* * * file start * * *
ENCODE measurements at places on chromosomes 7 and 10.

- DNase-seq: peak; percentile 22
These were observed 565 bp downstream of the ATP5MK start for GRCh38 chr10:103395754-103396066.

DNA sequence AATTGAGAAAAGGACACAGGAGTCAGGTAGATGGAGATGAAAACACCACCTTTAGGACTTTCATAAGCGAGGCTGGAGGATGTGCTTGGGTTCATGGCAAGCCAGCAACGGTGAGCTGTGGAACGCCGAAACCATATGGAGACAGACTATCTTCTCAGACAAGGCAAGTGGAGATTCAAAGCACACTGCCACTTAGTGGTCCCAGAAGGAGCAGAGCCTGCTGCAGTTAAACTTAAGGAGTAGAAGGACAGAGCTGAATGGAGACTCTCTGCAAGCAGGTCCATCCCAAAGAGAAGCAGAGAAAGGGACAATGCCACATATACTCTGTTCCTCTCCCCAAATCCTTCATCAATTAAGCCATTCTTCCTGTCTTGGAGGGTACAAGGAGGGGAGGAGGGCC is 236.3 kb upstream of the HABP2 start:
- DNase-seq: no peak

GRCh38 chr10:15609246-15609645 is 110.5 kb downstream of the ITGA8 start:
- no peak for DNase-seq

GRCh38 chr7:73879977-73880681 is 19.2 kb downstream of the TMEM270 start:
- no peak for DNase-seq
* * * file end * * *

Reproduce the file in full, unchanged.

ENCODE measurements at places on chromosomes 7 and 10.

- DNase-seq: peak; percentile 22
These were observed 565 bp downstream of the ATP5MK start for GRCh38 chr10:103395754-103396066.

DNA sequence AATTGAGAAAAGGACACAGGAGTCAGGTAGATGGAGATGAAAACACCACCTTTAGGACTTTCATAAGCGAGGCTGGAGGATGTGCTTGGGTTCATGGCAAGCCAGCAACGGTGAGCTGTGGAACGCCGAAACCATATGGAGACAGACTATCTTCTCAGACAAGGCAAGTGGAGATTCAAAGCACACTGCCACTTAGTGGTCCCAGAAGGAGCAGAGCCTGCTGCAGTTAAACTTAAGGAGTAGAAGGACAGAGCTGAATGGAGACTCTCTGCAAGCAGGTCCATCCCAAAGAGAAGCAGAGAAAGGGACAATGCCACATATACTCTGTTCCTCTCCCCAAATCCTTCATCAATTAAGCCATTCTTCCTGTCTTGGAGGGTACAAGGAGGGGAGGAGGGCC is 236.3 kb upstream of the HABP2 start:
- DNase-seq: no peak

GRCh38 chr10:15609246-15609645 is 110.5 kb downstream of the ITGA8 start:
- no peak for DNase-seq

GRCh38 chr7:73879977-73880681 is 19.2 kb downstream of the TMEM270 start:
- no peak for DNase-seq